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dc.creatorFlamingo, F. G.en_US
dc.creatorAlben, James O.en_US
dc.date.accessioned2006-06-15T14:44:26Z
dc.date.available2006-06-15T14:44:26Z
dc.date.issued1981en_US
dc.identifier1981-WH-12en_US
dc.identifier.urihttp://hdl.handle.net/1811/11755
dc.description(1) R.H. Austin, K.W. Beeson, L. Eisenstein, H. Frauenfelder, and I.C. Gunsalus (1975) Biochemistry 14, 5355. (2) J.O. Alben. P.P. Moh, F.G. Flamingo, and R.A. Altschuld (1981) PNAS 78, 234.en_US
dc.descriptionAuthor Institution:en_US
dc.description.abstractCytochrome c Oxidase contains two heme irons, a and $a_{3}$, and two coppers, A and B. The protein catalyzes the reduction of dioxygen to water within the $a_{3}$ heme pocket. Carbon monoxide, like $O_{2}$, binds to the $a_{3}$ iron, and it is photolizable with visible light. After photolysis the CO relaxes back to the $a_{3}$Fe following a power law time dependence: (l + t/to)$^{-n}$. This relationship is expected from a distribution in activation enthalpy caused by a distribution in protein conformation (1), The peak of this enthalpy distribution, Hp, can be obtained by fitting the CO kinetics, simultaneously at all temperatures, to the function $\left(1+\frac{A}{n}e^{-H_{p}/KT}t\right)^{-n}$ and is found to be 40kJ/mole. This value, much larger than for simpler heme proteins, has been explained by FTIR which has been used to identify the photolyzed CO associating with the B Cu (2). Since the CO cannot escape the heme pocket at these low temperatures ($T\leq$210K), we infer that the Fe and the Cu are separated by a clear pathway, 4 to 6 {\AA} long, within this pocket. That the two metals can both bind CO and that they are in close proximity should be helpful in elucidating the mechanism of $O_{2}$ reduction. A passable intermediate would be Fe-0-0-Cu. The transmission spectrum of the Fe bound CO vibration has been fit very well to a Gaussian bandshape convoluted with a sin x/x instrument function at all temperatures between 10 and 275K. The Gaussian shape also reflects the distribution in conformational states frozen into the protein at low temperature. This work was supported in part by grants from NIH(HL-17839), AHA(78-1089) and the Ohio State University Instruction and Research Computer Center.en_US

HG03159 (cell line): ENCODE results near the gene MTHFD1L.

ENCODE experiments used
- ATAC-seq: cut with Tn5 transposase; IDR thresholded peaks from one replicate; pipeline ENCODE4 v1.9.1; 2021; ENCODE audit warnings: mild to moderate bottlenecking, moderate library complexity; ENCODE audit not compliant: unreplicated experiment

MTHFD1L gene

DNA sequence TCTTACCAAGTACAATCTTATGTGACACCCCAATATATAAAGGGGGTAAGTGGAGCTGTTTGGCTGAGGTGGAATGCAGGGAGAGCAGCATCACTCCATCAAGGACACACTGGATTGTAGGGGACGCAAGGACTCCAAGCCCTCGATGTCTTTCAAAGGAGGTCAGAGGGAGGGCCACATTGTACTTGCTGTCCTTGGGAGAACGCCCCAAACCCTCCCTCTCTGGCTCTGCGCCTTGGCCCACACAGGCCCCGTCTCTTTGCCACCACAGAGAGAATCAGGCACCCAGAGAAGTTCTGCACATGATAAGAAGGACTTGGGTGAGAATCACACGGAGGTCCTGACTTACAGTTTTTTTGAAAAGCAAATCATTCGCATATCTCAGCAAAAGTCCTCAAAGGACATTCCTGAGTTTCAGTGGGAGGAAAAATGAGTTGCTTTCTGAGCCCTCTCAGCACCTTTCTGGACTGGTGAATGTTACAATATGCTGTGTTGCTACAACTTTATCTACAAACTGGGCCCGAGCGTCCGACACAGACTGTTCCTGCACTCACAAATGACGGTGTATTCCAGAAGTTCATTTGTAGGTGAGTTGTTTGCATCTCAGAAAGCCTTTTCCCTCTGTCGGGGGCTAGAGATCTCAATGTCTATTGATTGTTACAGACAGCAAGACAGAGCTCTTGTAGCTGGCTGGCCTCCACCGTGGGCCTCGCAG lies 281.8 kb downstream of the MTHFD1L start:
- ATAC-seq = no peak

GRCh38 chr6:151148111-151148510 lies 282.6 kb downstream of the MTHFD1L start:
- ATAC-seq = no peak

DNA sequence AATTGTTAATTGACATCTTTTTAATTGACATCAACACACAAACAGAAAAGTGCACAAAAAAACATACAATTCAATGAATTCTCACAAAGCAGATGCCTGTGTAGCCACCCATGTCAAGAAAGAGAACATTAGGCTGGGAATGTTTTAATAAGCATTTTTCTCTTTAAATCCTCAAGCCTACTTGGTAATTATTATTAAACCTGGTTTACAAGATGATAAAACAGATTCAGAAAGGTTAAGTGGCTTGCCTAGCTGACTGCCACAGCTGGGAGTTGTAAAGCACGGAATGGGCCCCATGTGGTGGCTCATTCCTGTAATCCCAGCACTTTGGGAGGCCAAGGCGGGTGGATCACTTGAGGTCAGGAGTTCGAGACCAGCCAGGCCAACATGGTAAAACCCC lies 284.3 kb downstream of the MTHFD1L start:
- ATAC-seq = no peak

dc.format.extent160392 bytes
dc.format.mimetypeimage/jpeg
dc.language.isoEnglishen_US
dc.publisherOhio State Universityen_US
dc.titleTHE ACTIVE SITE OF THE CYTOCHROME c OXIDASE PROTEIN AS PROBED BY CARBON MONOXIDE PHOTOLYSIS AND FTIR SPECTROSCOPYen_US
dc.typearticleen_US


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